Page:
Students enjoy a long list of activities including rodeos, dances, bonfires, barbecues, concerts, choir trips, service projects, pumpkin-carving contests, family home evening activities, horseback-riding trips, Ping-Pong tournaments, and more. And yes, you’ll find food at many of these activities. In fact, these students guarantee that if you are active in institute you won’t ever have to worry about being bored or going hungry.

It looks like good friends and fun activities may be the first key to the happy institute students at CEU. But wait, don’t stop reading now. There is even more awaiting you behind the institute door.

A Happy Message

The best part of the institute program is the religion classes. Since these classes are not required, it is up to you to fit them into your schedule. And they are worth it. If you listen to the students at CEU, they will tell you how amazing the classes are.

Just imagine them as Heather Thompson describes classes where the “lessons are very thought provoking,” taught in a place where “everyone is willing to invite the Spirit. It really stirs something inside,” continues Heather. “When I finish a class, I come back [to school] feeling great. It makes my outlook on life a lot better.”

The institute classes teach the gospel of Jesus Christ and, as Celeste Sorensen explains, “The gospel itself is a happy message”—a happy message that cannot be discouraged even by tough school schedules and heavy homework loads.

In fact, Heather goes so far as to say that learning the gospel through institute can help her tackle those seemingly impossible piles of homework. “I do a lot better in classes when I am doing better in institute,” Heather says with a smile.

Probably the most important benefit of institute is that the classes help you increase your testimony of the gospel and develop a lifelong habit of following the commandments.

Megan Thomas will tell you, “Taking institute gives you the strength to do what you know is right and stay close to the Church and close to the Spirit.”

Chris White, a chemistry major, agrees: “Institute is a way for me to stay close to God and set my priorities straight.” He adds that, during college, “when you are forming your own opinions and your own testimony, institute is very important.”

Chris has learned that, although his chemistry classes may demand a lot of time and energy now, his institute classes are more important. “In ten years, when I have a family, is chemistry really going to matter?” he asks. “Ten years down the road, if I learned how to be kind to my neighbor or to be forgiving, that will be much more important than organic molecules.”

Sharing the Joy

The 500 students who attend institute here try to spread their happiness to every corner of the campus. Ben Bailey from Price, Utah, has experienced this firsthand. “Institute helps me keep that love inside so I can share it with other people,” he says. “It keeps my priorities in line, and then I want to share it because it is so exciting. When you have joy inside, you just want to spread it out. It is something that is not contained well inside.”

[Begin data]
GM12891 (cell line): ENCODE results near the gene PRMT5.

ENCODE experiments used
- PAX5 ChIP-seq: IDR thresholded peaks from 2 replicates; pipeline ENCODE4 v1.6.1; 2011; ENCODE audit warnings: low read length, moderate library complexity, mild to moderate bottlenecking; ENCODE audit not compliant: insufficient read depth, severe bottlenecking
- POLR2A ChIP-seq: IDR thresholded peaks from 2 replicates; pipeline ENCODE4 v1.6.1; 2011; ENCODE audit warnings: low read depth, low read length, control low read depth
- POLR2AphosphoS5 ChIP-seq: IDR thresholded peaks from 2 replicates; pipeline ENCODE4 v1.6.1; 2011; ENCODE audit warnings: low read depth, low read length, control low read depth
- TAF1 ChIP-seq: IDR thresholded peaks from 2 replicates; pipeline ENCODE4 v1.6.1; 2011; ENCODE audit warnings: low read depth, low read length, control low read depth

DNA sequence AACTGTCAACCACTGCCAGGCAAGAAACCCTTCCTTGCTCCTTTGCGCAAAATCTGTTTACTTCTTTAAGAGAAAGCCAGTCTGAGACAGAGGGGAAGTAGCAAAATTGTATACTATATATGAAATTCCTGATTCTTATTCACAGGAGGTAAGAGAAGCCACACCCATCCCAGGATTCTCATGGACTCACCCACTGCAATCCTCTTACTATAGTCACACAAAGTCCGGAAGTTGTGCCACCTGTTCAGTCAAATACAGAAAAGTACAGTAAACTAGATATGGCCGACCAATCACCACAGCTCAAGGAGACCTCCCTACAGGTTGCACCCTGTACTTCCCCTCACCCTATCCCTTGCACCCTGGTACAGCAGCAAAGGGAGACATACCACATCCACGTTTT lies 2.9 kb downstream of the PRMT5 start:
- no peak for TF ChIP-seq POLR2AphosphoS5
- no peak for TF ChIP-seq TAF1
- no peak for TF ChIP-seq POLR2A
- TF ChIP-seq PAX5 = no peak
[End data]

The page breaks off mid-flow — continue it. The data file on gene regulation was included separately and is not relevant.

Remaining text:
With this love and joy in their hearts, the institute students have introduced many of their friends to the gospel. Each day brings opportunities to share the gospel. The best missionary tool they have is their happiness and their ability to have so much fun while still doing the right things.

With all the great things going on at institute, it’s not surprising that so many institute students are smiling. The most exciting part is that you can be one of them. Just walking inside your college institute building will open the door to some of the best experiences of your college life.

Photography by John Luke, Janet Thomas, and Adrianne Shorts

Enrolling in institute is as easy as opening a door. (Top to bottom) Celeste Sorensen and Brady Black serve as institute officers. Singing in the institute choir is a popular activity. Nick Gordon (left) and Chris White prepare for a student-ward activity: mountain biking and searching for ancient petroglyphs in the hills near Price, Utah.

Classes are offered on a variety of gospel topics. Instructors become advisors and friends as well as teachers. Student wards also offer students a chance to serve.

Having the chance to study the gospel in depth is the highlight of institute for Lori Wellington (far left). Institute students find caring instructors who can guide them in their spiritual studies. The organizations associated with institute help fill the social needs of young people, many of whom have left home for the first time.

Groups such as the IWA (Institute Women’s Association) and IMA (Institute Men’s Association) act as activity outlets for institute students. Regular participation in sports, such as volleyball, talent shows, barbecues, club activities, and special extras like horseback riding can offer friendship and good times for college students.

Institute offers students the security of a place to make friends who share their values. The get-acquainted luau to kick off the year brought together (left to right) Lee Wilson, Rebecca Taylor, Alisha Jarrett, and Shandi Munns. From institute to student wards to organizations for LDS students, students can be guided to what they need by opening the door to institute.